The climate of Irosin belongs to the Type II of the modified Corona System, the classification of Philippine Climate. The Type II climate is characterized of having no dry season or not a single dry month, a very pronounced maximum rain period from December to February and minimum monthly rainfall occurring during the period from March to May.
Irosin’s basal soil and rock formation and composition are mainly of volcanic origin. The greater geologic make-up in the northwest and southwest sectors is of recent alluvial plain deposits. The north, south and east points is composed of undifferentiated Bulusan volcanic, debris flows and mud flow deposits, pyroclastic flow deposits, lava dome deposits, recent alluvial plain deposit and pre-Bulusan caldera deposits. The prominent peak of Mt. Jormajam and the bounding barangays of Bulusan Volcano are also made up of volcanic.
Irosin has a very irregular terrain characterized by the plain on the valley floor, secluded plains and valleys on the mountaintops and undulating hills and mountain peaks. The valley of which Irosin is famous is located inside the Irosin caldera. The Irosin caldera is estimated to be 200 meters deep and 11 kilometers in diameter and was formed during a calderagenic eruption of Bulusan Volcano that occurred about 40,000 years before present. The valley floor is a contiguous zone from the south to northeast which occupies an area of 35 sq. km. or 23% of Irosin’s land area. The Irosin valley is 5 kilometers at its widest point at southwest to northeast continue reading : Topography and Slope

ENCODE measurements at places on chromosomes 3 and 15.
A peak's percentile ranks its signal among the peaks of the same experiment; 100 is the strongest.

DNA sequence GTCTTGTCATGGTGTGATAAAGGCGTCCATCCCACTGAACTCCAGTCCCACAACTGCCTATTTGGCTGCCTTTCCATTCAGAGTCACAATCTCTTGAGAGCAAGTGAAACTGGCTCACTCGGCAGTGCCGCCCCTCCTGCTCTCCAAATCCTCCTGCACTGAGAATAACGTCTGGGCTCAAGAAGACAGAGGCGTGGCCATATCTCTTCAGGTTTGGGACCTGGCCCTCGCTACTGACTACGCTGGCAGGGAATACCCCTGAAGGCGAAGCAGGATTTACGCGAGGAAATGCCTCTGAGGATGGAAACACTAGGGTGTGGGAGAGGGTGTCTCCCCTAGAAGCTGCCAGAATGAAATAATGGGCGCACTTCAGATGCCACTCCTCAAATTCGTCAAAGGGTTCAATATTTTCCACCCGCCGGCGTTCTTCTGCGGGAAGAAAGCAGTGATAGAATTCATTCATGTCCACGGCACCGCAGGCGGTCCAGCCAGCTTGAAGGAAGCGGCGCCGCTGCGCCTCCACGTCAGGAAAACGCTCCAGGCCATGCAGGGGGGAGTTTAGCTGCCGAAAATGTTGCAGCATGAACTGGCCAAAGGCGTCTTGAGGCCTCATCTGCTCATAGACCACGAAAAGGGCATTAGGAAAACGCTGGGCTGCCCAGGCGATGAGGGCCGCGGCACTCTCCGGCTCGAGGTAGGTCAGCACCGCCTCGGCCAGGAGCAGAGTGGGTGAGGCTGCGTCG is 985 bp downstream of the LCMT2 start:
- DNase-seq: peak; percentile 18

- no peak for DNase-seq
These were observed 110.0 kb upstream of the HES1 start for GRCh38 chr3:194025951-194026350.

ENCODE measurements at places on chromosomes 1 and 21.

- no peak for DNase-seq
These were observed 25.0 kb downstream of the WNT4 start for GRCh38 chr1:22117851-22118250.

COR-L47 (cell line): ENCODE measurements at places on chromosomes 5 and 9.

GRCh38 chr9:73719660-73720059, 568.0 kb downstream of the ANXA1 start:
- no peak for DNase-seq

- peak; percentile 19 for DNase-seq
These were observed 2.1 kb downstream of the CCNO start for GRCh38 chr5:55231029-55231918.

The Municipality of Irosin lies at the foot of Bulusan Volcano, the tail end of the Sierra Madre Mountain Ranges at the southern tip of Luzon Island. It is located at the center of Sorsogon Province bounded by coordinates 12.7780° N, 123.9521° E and 12.6373° N, 124.0962° E. It is nestled in a caldera with a valley floor that is surrounded by mountains and peaks making the town the only landlocked inland municipality of the province.